Despite increased competition from Canada, the UK and other US states, California remains the number one hub for movie and TV production. After a stint of losing major productions, new tax credits were introduced after extensive lobbying from the industry. This moved California back into the top spot in 2014 attracting 22 of the top 106 productions made that year. The main hub for production is undoubtedly centered on Hollywood, but it’s just not just L.A. where the magic happens. All over California you can find a range of production facilities and settings to cater for any type of production.
Situated on the West Coast of America, the state of California boasts a diverse landscape including rugged coastlines, giant redwood forests, high mountain ranges, desolate desert scenery, quaint towns and gritty urban centres.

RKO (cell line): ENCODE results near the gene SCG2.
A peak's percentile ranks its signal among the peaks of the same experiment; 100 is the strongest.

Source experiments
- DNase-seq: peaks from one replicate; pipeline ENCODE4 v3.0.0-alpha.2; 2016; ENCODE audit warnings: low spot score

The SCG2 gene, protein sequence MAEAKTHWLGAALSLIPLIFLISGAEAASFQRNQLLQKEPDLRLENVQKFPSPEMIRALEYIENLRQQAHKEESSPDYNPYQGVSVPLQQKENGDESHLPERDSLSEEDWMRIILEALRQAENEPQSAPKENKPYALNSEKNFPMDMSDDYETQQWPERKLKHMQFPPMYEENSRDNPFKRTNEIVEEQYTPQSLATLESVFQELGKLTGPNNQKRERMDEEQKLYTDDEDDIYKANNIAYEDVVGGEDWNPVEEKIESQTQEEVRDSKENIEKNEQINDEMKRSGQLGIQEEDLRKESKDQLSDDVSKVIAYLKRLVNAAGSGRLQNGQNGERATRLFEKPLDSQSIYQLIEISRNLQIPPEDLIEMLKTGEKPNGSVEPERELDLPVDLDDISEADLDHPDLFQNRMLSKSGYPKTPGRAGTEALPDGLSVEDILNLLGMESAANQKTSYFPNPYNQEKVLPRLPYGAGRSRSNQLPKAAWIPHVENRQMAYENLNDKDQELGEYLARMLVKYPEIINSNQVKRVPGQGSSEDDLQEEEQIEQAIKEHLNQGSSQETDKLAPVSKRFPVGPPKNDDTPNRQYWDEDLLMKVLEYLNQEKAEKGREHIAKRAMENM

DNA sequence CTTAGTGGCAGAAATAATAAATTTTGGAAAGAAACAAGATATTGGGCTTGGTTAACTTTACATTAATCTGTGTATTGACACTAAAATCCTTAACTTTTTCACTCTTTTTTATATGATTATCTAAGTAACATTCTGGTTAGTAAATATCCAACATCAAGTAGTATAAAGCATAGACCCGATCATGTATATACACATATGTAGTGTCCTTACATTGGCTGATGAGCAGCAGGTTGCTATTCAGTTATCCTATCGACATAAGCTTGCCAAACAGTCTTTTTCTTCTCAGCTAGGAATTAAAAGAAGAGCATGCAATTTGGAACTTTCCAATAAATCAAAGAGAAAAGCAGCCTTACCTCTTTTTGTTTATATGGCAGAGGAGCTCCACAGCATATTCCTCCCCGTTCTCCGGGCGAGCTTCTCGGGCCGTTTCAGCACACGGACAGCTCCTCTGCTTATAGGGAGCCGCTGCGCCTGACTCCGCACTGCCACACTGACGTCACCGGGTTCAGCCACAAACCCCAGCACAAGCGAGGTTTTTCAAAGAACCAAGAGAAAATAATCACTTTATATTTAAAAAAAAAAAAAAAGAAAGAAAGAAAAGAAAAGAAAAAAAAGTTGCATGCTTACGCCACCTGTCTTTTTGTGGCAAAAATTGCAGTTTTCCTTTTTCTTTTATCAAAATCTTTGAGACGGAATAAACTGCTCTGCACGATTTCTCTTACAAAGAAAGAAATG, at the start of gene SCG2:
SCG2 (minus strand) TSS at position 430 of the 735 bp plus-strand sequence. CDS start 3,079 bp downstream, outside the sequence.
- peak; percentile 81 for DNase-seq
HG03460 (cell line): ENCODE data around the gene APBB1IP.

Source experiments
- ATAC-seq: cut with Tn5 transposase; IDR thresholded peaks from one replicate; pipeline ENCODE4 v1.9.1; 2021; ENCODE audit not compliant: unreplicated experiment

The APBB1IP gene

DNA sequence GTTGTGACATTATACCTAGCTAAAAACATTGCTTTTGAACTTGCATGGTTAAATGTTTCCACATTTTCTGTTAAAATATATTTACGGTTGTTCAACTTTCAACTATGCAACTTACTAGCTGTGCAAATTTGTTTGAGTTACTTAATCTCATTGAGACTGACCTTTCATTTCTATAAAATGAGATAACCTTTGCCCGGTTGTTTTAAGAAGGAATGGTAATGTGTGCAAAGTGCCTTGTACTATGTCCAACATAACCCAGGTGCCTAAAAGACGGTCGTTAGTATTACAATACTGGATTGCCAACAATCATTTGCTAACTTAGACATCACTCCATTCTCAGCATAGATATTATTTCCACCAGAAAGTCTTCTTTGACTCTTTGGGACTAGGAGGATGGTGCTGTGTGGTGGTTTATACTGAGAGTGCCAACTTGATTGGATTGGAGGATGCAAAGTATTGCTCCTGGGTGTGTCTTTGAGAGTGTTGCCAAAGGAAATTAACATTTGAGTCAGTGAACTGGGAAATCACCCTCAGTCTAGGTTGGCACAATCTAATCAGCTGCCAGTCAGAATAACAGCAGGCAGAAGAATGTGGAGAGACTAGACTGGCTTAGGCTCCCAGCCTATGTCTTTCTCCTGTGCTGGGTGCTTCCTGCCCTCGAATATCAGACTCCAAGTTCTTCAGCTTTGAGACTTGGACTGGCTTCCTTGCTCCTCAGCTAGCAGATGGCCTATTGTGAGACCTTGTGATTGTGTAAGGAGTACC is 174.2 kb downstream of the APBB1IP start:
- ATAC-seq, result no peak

The weather isn’t bad either, with 315 sunny days per year coupled with the largest and most talented film crews in the world. In addition, the state offers over 500 stages and state of the art production and post-production facilities.
Here are just some of the movies that filmed in California over the last few years:
Bumblebee, American Sniper (2014, Blue Cloud movie ranch), Whiplash (Los Angeles, 2014), Entourage (Los Angeles, 2015), True Detective series 2, TV series (Los Angeles, 2015) Terminator Genisys (Locations in L.A and San Francisco area, 2015) Anchorman 2: The Legend Continues (2013, San Diago), After Earth (2013, Humboldt County), The Lone Ranger (2013, Antelope Valley, Lancaster), Man of Steel (2013, Edwards Air Force Base in Kern County), Gangster Squad (2013, LA mainly), Hitchcock (2012, Universal Studios), Django Unchained (2012, Melody Ranch) and the TV series Vegas (2012, Santa Clarita Studios).